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US airstrikes hit Islamic State compound in Libya

By JOHN VANDIVER | STARS AND STRIPES Published: September 24, 2017

STUTTGART, Germany — A series of U.S. airstrikes hit an Islamic State hideout in Libya Friday, killing 17 militants in an attack on a remote desert compound used as a weapons warehouse and place to plot terrorist attacks, U.S. Africa Command said.

The camp, about 150 miles southeast of the coastal city of Sirte, also was used by militants to move fighters in and out of the country, AFRICOM said.

“These terrorists have sought safe haven and freedom of movement in Libya to launch external terror attacks in neighboring countries, and their operatives in Libya have also been connected to multiple attacks across Europe,” AFRICOM said in a statement.

ISIS, along with al-Qaeda, has taken advantage of a security vacuum in Libya, where ungoverned terrain has provided sanctuaries for organizing their efforts, the military said.

Last year, forces aligned with the Libyan government, backed by U.S. airpower, conducted a months-long offense in the city of Sirte, which emerged as a stronghold for the Islamic State in Libya.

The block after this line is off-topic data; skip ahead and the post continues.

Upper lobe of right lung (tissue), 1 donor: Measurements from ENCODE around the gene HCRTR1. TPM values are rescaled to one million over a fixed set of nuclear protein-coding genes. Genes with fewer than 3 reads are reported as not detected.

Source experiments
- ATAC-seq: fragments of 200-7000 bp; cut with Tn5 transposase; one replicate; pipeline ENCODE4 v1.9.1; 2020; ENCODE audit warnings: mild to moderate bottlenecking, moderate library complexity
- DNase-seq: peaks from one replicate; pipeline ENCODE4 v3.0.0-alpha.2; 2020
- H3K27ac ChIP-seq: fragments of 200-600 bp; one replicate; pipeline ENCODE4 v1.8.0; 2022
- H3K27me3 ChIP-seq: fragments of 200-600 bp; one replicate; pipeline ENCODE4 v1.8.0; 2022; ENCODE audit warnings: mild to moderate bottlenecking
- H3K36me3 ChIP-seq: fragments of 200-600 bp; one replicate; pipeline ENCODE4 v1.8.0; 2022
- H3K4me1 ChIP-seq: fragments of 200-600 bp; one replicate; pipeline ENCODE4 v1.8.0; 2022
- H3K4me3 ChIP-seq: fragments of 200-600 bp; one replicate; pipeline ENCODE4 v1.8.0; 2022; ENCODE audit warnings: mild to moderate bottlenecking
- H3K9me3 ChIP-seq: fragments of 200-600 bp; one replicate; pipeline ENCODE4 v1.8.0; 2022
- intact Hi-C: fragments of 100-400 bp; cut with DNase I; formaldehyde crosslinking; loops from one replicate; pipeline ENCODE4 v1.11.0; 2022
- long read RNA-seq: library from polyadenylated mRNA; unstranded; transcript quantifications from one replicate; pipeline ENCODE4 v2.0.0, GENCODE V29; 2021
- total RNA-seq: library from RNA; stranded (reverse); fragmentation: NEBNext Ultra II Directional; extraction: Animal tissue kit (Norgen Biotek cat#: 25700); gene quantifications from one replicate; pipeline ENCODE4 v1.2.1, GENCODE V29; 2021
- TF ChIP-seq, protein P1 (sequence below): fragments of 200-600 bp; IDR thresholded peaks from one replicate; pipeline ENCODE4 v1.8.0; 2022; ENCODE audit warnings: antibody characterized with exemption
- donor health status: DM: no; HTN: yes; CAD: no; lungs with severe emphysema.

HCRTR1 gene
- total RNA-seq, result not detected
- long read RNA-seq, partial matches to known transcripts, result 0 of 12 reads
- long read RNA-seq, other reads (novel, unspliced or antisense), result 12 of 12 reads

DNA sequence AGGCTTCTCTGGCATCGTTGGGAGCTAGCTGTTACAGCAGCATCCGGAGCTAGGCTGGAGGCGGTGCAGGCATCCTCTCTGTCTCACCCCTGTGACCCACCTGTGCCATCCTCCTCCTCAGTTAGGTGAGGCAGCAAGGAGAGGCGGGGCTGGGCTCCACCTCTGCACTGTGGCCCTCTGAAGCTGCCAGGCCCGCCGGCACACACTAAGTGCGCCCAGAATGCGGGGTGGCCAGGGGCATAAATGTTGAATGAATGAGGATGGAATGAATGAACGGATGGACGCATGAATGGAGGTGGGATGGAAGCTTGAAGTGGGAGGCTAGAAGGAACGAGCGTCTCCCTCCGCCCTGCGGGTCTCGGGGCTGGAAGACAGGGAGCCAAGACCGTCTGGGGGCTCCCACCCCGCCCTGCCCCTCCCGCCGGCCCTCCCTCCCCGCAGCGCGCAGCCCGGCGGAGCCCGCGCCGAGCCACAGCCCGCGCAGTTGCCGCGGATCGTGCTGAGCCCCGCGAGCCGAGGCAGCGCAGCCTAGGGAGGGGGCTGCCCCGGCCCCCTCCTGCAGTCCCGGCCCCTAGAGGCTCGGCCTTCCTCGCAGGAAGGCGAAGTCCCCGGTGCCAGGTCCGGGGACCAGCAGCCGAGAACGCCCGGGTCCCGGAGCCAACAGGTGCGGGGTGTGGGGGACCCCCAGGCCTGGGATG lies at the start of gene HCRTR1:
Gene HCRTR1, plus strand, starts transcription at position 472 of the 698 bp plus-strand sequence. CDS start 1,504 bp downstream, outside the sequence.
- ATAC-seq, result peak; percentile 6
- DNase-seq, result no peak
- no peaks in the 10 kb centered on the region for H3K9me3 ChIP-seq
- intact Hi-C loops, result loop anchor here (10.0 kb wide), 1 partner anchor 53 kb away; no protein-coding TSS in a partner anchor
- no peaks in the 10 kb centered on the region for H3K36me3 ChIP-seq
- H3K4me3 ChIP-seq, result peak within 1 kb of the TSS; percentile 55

AFRICOM’s four-month Operation Odyssey Lightning involved nearly 500 airstrikes in support of local ground forces, who pushed the militants from Sirte.

That operation was deemed a success as government forces regained control of the city. However, elements of the militant group dispersed and continue to pose a threat, AFRICOM said.

The military said Friday’s strike was conducted in coordination with Libya’s Government of National Accord, and that airstrikes in the country will continue as needed.

“Left unaddressed, this would allow for this violent terrorist organization to inspire attacks against America, our allies and American interests around the world,” AFRICOM said.

Since NATO’s 2011 intervention in Libya, which helped overthrow dictator Moammar Gadhafi, the country has been in a state of chaos. In the wake of the NATO’s bombardment, heavy weapons once belonging to the old regime flooded out of Libya and into the arms of militants stretching from Syria to Mali and Nigeria. Many fighters that the West hoped would emerge as pro-democracy forces proved to be religious militants.

Since then scores of rival militias have staked out territory in Libya while a weak government attempts to establish more control.

The Islamic State group, under pressure in other regions such as Iraq, has sought a foothold in Libya. So far, however, the group has struggled to carve out significant territory.

“The United States will track and hunt these terrorists, degrade their capabilities and disrupt their planning and operations by all appropriate, lawful, and proportional means, including precision strikes against their forces,” AFRICOM said.

Vandiver.john@stripes
Twitter: @john_vandiver
 

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